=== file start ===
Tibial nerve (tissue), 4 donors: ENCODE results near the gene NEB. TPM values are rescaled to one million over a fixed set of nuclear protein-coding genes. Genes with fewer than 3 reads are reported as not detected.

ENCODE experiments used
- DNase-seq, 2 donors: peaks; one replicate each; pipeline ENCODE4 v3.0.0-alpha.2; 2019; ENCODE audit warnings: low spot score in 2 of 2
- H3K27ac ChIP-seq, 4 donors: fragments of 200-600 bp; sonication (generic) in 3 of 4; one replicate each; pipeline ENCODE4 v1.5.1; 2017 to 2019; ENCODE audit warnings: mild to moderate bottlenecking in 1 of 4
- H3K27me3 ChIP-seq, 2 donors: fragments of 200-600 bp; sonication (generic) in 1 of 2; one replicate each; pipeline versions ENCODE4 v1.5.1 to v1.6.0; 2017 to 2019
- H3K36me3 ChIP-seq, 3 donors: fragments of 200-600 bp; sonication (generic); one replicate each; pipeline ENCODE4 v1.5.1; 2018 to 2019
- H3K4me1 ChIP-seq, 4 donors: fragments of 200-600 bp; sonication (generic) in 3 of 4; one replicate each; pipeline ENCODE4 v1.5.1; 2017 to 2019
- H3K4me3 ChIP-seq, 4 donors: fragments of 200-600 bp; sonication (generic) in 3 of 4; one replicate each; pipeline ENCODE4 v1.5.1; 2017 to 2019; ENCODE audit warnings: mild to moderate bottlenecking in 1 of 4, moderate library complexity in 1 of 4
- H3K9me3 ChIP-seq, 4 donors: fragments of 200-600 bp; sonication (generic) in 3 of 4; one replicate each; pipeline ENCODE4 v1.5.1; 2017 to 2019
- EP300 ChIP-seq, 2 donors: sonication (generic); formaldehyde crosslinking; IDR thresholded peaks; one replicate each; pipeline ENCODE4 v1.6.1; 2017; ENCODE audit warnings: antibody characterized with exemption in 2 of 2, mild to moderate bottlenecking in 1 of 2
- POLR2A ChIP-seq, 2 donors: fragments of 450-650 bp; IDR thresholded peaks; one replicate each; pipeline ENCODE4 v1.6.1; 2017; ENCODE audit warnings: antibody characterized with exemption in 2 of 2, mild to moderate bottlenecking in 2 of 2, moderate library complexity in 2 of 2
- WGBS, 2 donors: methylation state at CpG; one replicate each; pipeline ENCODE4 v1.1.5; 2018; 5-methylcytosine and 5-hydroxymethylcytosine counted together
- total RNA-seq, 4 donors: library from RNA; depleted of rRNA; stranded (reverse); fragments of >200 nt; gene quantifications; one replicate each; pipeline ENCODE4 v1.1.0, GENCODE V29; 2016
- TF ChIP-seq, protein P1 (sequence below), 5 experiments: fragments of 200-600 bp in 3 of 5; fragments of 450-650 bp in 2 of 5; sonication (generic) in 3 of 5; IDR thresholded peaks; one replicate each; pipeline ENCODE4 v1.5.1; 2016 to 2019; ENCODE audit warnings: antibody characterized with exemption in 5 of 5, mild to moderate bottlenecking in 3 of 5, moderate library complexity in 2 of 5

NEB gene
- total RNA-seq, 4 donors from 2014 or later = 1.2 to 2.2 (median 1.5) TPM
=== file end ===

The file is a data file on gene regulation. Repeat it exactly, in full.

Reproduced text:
Tibial nerve (tissue), 4 donors: ENCODE results near the gene NEB. TPM values are rescaled to one million over a fixed set of nuclear protein-coding genes. Genes with fewer than 3 reads are reported as not detected.

ENCODE experiments used
- DNase-seq, 2 donors: peaks; one replicate each; pipeline ENCODE4 v3.0.0-alpha.2; 2019; ENCODE audit warnings: low spot score in 2 of 2
- H3K27ac ChIP-seq, 4 donors: fragments of 200-600 bp; sonication (generic) in 3 of 4; one replicate each; pipeline ENCODE4 v1.5.1; 2017 to 2019; ENCODE audit warnings: mild to moderate bottlenecking in 1 of 4
- H3K27me3 ChIP-seq, 2 donors: fragments of 200-600 bp; sonication (generic) in 1 of 2; one replicate each; pipeline versions ENCODE4 v1.5.1 to v1.6.0; 2017 to 2019
- H3K36me3 ChIP-seq, 3 donors: fragments of 200-600 bp; sonication (generic); one replicate each; pipeline ENCODE4 v1.5.1; 2018 to 2019
- H3K4me1 ChIP-seq, 4 donors: fragments of 200-600 bp; sonication (generic) in 3 of 4; one replicate each; pipeline ENCODE4 v1.5.1; 2017 to 2019
- H3K4me3 ChIP-seq, 4 donors: fragments of 200-600 bp; sonication (generic) in 3 of 4; one replicate each; pipeline ENCODE4 v1.5.1; 2017 to 2019; ENCODE audit warnings: mild to moderate bottlenecking in 1 of 4, moderate library complexity in 1 of 4
- H3K9me3 ChIP-seq, 4 donors: fragments of 200-600 bp; sonication (generic) in 3 of 4; one replicate each; pipeline ENCODE4 v1.5.1; 2017 to 2019
- EP300 ChIP-seq, 2 donors: sonication (generic); formaldehyde crosslinking; IDR thresholded peaks; one replicate each; pipeline ENCODE4 v1.6.1; 2017; ENCODE audit warnings: antibody characterized with exemption in 2 of 2, mild to moderate bottlenecking in 1 of 2
- POLR2A ChIP-seq, 2 donors: fragments of 450-650 bp; IDR thresholded peaks; one replicate each; pipeline ENCODE4 v1.6.1; 2017; ENCODE audit warnings: antibody characterized with exemption in 2 of 2, mild to moderate bottlenecking in 2 of 2, moderate library complexity in 2 of 2
- WGBS, 2 donors: methylation state at CpG; one replicate each; pipeline ENCODE4 v1.1.5; 2018; 5-methylcytosine and 5-hydroxymethylcytosine counted together
- total RNA-seq, 4 donors: library from RNA; depleted of rRNA; stranded (reverse); fragments of >200 nt; gene quantifications; one replicate each; pipeline ENCODE4 v1.1.0, GENCODE V29; 2016
- TF ChIP-seq, protein P1 (sequence below), 5 experiments: fragments of 200-600 bp in 3 of 5; fragments of 450-650 bp in 2 of 5; sonication (generic) in 3 of 5; IDR thresholded peaks; one replicate each; pipeline ENCODE4 v1.5.1; 2016 to 2019; ENCODE audit warnings: antibody characterized with exemption in 5 of 5, mild to moderate bottlenecking in 3 of 5, moderate library complexity in 2 of 5

NEB gene
- total RNA-seq, 4 donors from 2014 or later = 1.2 to 2.2 (median 1.5) TPM